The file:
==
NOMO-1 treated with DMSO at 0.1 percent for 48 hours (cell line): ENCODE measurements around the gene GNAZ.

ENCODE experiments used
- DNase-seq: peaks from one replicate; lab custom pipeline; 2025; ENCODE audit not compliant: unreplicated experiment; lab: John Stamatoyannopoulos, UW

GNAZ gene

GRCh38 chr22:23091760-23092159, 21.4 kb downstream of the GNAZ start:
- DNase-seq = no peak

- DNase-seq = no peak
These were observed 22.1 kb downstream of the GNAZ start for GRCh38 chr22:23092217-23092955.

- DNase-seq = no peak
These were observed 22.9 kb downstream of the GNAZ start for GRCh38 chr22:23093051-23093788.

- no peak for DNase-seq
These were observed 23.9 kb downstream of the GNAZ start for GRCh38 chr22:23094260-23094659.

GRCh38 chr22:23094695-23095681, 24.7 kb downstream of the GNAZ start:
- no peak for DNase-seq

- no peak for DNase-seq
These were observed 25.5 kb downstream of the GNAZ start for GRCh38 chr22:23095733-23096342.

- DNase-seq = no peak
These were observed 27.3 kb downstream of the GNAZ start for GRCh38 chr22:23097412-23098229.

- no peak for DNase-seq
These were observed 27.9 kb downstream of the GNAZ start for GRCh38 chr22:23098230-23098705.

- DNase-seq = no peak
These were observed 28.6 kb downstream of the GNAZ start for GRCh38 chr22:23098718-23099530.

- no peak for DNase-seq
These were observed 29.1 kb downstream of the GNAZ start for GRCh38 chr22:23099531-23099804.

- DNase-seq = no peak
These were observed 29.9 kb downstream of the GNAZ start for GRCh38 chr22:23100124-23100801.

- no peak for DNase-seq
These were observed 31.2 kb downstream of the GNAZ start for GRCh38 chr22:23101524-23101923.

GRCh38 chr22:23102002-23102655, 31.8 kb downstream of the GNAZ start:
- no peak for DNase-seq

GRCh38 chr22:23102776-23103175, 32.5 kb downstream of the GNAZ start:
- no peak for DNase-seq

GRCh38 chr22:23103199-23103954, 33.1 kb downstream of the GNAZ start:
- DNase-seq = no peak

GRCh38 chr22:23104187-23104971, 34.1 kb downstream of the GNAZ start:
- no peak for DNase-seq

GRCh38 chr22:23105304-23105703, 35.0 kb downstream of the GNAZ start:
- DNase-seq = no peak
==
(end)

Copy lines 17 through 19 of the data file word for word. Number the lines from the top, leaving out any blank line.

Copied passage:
- DNase-seq = no peak
These were observed 27.3 kb downstream of the GNAZ start for GRCh38 chr22:23097412-23098229.

- no peak for DNase-seq